The Biden administration has walked back a last-minute bid by its predecessor to give Part D plans the ability to restrict access to certain classes of drugs such as antidepressants.
The Centers for Medicare & Medicaid Services announced a change on late Tuesday to the Part D Payment Modernization Model, a voluntary model that tests changes to the program. It walked back two changes set to take effect in 2022 that offered insurers more flexibility on how they structure their formularies.
The Trump administration announced the two controversial changes on Jan. 19, a day before President Biden’s inauguration.
One of the changes would allow participating Part D plans to treat five of six protected drug classes as they would other drug classes.
Part D requires plans to cover all drugs in the six classes: antidepressants, immunosuppressants, antipsychotics, anticonvulsants and antiretrovirals. But the model would have changed that requirement for each of those classes instead of antiretrovirals.
The change would have meant that plans did not have to cover all of the drugs in the affected classes, which sparked fierce pushback from patient advocacy groups.
The Trump administration contended that the changes were needed to give plans “greater ability to negotiate with manufacturers, ensuring formulary inclusion and favorable access,” according to a fact sheet released back in January.
Another change would have allowed Part D plan participants to include on their formulary at least one drug per class as opposed to the current requirement of two.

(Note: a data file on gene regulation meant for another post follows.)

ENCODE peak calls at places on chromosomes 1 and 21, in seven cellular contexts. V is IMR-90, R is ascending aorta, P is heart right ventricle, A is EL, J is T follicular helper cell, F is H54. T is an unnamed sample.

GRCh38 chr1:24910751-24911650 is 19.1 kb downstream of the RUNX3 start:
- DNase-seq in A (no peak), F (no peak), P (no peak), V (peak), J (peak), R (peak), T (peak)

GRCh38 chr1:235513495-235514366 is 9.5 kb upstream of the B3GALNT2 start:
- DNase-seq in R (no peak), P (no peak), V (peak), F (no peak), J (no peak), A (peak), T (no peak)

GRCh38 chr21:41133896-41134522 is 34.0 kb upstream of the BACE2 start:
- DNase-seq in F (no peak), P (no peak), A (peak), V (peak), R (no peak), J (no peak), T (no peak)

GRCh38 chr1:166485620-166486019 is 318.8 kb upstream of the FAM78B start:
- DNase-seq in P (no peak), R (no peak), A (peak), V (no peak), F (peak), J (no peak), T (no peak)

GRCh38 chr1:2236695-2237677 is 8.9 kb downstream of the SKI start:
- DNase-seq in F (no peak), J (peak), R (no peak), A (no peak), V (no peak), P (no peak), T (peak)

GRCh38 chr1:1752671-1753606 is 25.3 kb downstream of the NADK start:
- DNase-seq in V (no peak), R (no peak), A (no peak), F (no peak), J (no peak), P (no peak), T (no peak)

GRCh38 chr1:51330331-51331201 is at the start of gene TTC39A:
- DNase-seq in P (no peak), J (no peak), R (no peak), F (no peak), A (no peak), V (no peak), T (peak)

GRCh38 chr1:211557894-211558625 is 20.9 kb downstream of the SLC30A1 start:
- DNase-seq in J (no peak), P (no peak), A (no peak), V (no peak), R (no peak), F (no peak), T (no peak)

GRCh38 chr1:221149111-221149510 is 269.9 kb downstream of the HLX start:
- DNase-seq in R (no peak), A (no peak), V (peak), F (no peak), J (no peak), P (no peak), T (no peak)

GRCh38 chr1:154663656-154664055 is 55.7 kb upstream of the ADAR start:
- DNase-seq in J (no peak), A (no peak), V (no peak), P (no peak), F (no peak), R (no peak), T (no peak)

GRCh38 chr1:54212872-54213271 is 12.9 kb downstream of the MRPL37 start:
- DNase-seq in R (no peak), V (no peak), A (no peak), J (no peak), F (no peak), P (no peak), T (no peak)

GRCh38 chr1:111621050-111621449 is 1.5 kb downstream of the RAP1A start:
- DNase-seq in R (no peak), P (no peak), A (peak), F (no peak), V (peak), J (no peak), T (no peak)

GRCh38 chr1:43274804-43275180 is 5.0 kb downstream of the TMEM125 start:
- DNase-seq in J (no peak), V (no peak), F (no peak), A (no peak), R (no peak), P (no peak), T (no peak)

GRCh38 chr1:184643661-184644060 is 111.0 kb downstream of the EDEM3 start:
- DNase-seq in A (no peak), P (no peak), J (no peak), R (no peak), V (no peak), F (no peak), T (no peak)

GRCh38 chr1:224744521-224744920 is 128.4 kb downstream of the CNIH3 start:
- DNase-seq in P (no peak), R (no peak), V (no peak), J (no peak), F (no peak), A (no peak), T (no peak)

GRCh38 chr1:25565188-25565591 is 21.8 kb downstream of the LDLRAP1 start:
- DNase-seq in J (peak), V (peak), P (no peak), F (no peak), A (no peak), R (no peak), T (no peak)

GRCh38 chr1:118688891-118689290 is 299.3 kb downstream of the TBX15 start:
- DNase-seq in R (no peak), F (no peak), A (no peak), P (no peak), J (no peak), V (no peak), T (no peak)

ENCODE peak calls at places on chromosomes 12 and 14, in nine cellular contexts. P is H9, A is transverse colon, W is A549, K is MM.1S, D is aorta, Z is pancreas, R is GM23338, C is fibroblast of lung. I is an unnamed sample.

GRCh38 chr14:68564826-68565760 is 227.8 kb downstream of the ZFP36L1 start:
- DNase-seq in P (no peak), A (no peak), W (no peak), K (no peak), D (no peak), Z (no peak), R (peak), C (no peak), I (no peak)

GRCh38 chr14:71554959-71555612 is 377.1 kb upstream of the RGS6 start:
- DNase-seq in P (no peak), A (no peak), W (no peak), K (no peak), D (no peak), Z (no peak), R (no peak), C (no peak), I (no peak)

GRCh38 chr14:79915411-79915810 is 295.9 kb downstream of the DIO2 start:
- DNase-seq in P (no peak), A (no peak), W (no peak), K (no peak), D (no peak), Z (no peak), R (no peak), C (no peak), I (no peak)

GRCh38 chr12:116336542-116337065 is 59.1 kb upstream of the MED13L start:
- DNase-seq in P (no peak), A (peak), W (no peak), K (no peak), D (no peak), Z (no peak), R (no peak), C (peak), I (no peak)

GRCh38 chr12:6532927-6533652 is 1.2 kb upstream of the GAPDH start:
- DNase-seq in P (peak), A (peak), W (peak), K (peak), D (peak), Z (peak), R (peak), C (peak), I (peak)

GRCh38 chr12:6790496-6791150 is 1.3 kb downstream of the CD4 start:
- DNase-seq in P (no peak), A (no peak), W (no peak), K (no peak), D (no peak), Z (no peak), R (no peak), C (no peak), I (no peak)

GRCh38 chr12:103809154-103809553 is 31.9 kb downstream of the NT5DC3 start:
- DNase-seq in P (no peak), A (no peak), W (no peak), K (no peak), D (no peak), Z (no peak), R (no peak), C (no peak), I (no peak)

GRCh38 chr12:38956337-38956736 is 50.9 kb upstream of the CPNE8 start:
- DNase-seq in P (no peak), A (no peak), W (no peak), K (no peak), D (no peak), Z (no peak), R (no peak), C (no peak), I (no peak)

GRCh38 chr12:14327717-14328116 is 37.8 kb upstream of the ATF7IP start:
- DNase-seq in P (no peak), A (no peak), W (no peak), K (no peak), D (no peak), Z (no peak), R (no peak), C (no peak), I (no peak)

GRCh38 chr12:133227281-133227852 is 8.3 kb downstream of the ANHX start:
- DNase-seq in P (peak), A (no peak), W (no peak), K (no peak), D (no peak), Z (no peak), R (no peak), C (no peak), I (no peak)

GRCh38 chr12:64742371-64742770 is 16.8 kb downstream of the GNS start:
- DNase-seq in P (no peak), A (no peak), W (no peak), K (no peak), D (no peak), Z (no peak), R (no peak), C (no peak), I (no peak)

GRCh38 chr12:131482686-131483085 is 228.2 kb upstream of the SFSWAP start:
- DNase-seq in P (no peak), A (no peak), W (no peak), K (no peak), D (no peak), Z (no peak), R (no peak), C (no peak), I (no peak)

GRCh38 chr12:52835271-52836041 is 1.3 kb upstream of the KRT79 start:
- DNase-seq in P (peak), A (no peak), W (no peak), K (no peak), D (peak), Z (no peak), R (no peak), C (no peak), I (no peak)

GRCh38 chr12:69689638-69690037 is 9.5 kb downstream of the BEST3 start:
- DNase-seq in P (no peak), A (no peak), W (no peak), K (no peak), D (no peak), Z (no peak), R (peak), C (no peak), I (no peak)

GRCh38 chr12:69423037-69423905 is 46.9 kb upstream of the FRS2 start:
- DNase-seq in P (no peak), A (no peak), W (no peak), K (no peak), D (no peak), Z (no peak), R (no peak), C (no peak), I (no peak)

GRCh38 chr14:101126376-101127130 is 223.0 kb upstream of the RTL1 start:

But both of those changes are now nixed by the Biden administration, which did not divulge why it pulled the changes in a request for applications for the model released Tuesday. The administration set a deadline of April 16 for any applications.
The HIV+Hepatitis Policy Institute said that the changes would have been able to deny coverage of drugs to Medicare beneficiaries.
“We are thankful to the Biden administration for quickly realizing the detrimental impact this proposal would have had on the elderly and the disabled who rely on critical medications to stay health,” said Carl Schmid, the institute’s executive director, in a statement Tuesday on the changes.
The American Medical Association also thanked the administration for pulling the changes.
"This ill-considered waiver would have denied vulnerable patients access to necessary and potentially life-saving medications," AMA President Susan Bailey said in a statement. "They can breathe a sigh of relief knowing that the administration was looking out for them.”
The Trump administration tried to make changes to the protected classes before.
The administration in 2019 proposed that formulary management tools such as step therapy and prior authorization be applied to drugs in protected classes. However, CMS eventually decided to scale back those changes in a final rule.